The North Left 400 N Broadway Santa Ana, CA 92701 Tel: 714-543-3543

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jazz and more at Spaghettini

As usual, my skepticism sets in when I hear “Italian”, despite the fact that lately, I have been pleasantly surprised by places I’ve come across.

Spagettini isn’t at all how I imagined in my mind. In fact, my preconceived notions of the restaurant was not at all accurate. Because the restaurant is a hub for jazz musicians — think Dave Koz and the like — there is a lounge area specifically mapped out for this.

My friend and I are led to a booth while we wait for another to arrive. Our incredibly awesome server, Jill, was to be with us for our meal this evening.


We began with some cocktails — Blood Orange Manhattan ($14) for the guy, and Water Cooler ($13) for me. Our friend chose wine when she arrived. His Angel’s Envy Bourbon, Domaine de Canton, lemon juice, lemongrass and ginger syrup and tarragon drink is pleasant. However, my Bombay Sapphire Gin, St Germain, watermelon and lime juice, vanilla and mint syrup concoction is absolutely delicious, I have another.


While we were waiting, some amuse bouche were presented to us while we perused the menu.


We decided upon Heirloom Tomato Bruschetta ($14/$16 with goat cheese) served with grilled baguette. I liked how they serve the goat cheese on the side instead of slathering it on to the toast. Our server tells me that they do that in case someone is not fond of goat cheese. That’s a brilliant idea because there are times I’m not into a certain goat cheese that’s served.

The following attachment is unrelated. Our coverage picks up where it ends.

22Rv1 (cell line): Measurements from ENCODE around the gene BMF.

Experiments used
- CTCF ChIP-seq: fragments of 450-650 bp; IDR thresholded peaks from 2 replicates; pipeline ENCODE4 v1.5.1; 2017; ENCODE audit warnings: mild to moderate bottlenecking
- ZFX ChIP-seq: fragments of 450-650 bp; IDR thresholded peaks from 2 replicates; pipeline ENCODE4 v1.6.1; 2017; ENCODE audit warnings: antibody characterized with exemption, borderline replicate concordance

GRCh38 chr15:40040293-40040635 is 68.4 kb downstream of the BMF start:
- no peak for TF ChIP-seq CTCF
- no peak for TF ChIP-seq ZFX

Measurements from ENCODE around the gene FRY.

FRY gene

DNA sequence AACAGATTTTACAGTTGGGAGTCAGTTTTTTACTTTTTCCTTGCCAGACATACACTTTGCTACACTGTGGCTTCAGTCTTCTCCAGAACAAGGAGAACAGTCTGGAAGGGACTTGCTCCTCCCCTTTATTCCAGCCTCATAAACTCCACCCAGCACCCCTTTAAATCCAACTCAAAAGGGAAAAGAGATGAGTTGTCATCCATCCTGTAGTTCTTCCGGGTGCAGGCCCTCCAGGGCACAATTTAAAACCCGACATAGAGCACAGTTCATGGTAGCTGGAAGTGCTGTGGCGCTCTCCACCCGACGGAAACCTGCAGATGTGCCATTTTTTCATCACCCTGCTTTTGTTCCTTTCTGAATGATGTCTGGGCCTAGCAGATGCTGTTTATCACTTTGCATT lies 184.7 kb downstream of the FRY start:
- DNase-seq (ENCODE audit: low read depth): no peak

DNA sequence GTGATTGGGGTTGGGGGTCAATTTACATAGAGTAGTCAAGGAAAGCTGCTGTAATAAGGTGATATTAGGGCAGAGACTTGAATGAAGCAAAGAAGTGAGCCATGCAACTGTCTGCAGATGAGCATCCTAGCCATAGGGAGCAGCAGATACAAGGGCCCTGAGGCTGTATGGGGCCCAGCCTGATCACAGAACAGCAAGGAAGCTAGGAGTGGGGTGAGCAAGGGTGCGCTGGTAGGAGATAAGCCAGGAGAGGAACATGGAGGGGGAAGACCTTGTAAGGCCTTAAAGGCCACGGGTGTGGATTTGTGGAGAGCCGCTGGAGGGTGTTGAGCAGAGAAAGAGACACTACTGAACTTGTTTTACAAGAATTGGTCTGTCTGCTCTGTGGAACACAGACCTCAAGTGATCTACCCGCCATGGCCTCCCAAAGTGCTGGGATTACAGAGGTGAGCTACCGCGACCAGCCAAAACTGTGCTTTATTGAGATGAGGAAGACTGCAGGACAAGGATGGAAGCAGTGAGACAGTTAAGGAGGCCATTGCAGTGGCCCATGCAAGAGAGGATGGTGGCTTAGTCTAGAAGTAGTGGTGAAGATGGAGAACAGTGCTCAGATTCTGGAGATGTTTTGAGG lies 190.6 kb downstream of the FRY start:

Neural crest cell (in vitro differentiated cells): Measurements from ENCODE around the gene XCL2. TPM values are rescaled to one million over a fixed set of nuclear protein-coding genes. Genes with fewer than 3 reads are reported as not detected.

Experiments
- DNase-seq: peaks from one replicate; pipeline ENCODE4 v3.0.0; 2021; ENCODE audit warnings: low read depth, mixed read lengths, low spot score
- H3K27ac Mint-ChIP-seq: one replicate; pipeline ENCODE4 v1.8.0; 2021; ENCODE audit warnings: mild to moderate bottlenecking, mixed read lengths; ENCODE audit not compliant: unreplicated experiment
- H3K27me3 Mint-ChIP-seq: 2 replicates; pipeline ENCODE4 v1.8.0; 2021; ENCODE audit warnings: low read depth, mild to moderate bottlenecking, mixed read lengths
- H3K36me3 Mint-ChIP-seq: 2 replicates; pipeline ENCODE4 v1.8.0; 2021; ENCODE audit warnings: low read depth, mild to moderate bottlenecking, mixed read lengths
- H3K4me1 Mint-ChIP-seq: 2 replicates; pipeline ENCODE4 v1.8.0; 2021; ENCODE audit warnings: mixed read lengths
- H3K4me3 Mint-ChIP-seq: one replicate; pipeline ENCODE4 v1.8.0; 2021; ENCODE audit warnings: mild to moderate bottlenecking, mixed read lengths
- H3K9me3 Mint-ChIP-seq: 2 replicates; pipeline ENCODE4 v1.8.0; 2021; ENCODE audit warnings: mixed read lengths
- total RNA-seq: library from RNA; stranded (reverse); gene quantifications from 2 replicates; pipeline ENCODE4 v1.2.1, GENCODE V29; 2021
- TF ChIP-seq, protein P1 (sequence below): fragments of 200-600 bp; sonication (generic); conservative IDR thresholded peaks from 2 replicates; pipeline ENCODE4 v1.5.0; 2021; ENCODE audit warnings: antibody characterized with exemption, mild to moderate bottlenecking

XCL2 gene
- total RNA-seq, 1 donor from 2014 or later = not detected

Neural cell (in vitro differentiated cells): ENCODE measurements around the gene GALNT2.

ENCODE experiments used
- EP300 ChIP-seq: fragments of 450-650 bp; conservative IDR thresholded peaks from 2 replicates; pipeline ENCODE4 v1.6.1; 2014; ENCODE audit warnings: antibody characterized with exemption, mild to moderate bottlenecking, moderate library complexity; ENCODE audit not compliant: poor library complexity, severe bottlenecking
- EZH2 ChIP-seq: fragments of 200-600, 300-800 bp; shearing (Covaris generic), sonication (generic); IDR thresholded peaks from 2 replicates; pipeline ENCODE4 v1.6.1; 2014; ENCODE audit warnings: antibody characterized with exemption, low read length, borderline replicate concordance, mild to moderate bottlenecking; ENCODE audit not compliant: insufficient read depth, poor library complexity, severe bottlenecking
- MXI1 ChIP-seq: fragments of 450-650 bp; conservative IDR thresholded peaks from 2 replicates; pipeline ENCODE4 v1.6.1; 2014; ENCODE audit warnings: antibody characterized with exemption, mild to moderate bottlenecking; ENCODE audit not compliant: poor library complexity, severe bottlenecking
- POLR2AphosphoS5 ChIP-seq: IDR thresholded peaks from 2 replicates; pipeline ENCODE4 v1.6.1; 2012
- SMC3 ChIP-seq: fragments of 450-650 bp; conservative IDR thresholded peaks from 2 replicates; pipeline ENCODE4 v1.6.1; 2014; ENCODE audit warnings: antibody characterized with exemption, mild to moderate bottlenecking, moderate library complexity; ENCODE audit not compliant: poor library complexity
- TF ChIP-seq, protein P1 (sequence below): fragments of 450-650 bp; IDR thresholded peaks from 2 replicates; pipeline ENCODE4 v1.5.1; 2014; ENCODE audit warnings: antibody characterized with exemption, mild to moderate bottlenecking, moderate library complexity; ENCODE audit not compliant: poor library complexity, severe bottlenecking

Pommery Shrimp ($24) may not look like anything much, but it is absolutely mouthwatering. The sauteed shrimp are plump and has a wonderful snap, however, it is the Pommery mustard cream sauce with white wine and shallots that steals the day. It is so rich and flavorful we were not going to let a drop go to waste. Bits of bread were broken off to wipe the plate clean.


We thought it might be smart to break up the meal with something green, so Wedge ($15) salad it is. Honestly, this defeats the purpose of a salad, but I can’t think of a more delicious way to eat lettuce when it is smothered in applewood smoked bacon, blue cheese crumbles, bits of Roma tomatoes and red onions.


However, it is the house-made pasta that catches my eye. Yellow Corn Agnolotti ($22) are pockets filled with a corn (which is currently in season) puree, tossed in a mascarpone sauce and topped with parmigiano reggiano. The salty sweet flavors are addicting and the perfectly al dente pasta is absolutely delicious.


Another great choice is Seafood Conchiglie ($29) with lobster, shrimp and Dungeness crab. The cream sauce sits snugly in between the pasta shells and creates a luscious mouthfeel on the palate.


We shared some entrees between us. First up, Beeler’s Pork Chop ($29), a hefty cider-brined chop with Yukon Gold potato puree and sweet apples. The combination of the three created a nice contrast of flavors, but unfortunately, the pork was a bit overcooked.

My favorite was New Zealand Lamb Rack ($44), a stunning rack of meat prepared perfectly medium rare with a rich, savory port reduction, served with a side of baby spinach and shallot & parmesan potato gratin.


Come for the food, come for the jazz. If you happen to get Jill as your server, you’ll know your experience is going to be a very enjoyable one.

3005 Old Ranch Pkwy
Seal Beach, CA 90740
Tel: 562-596-2199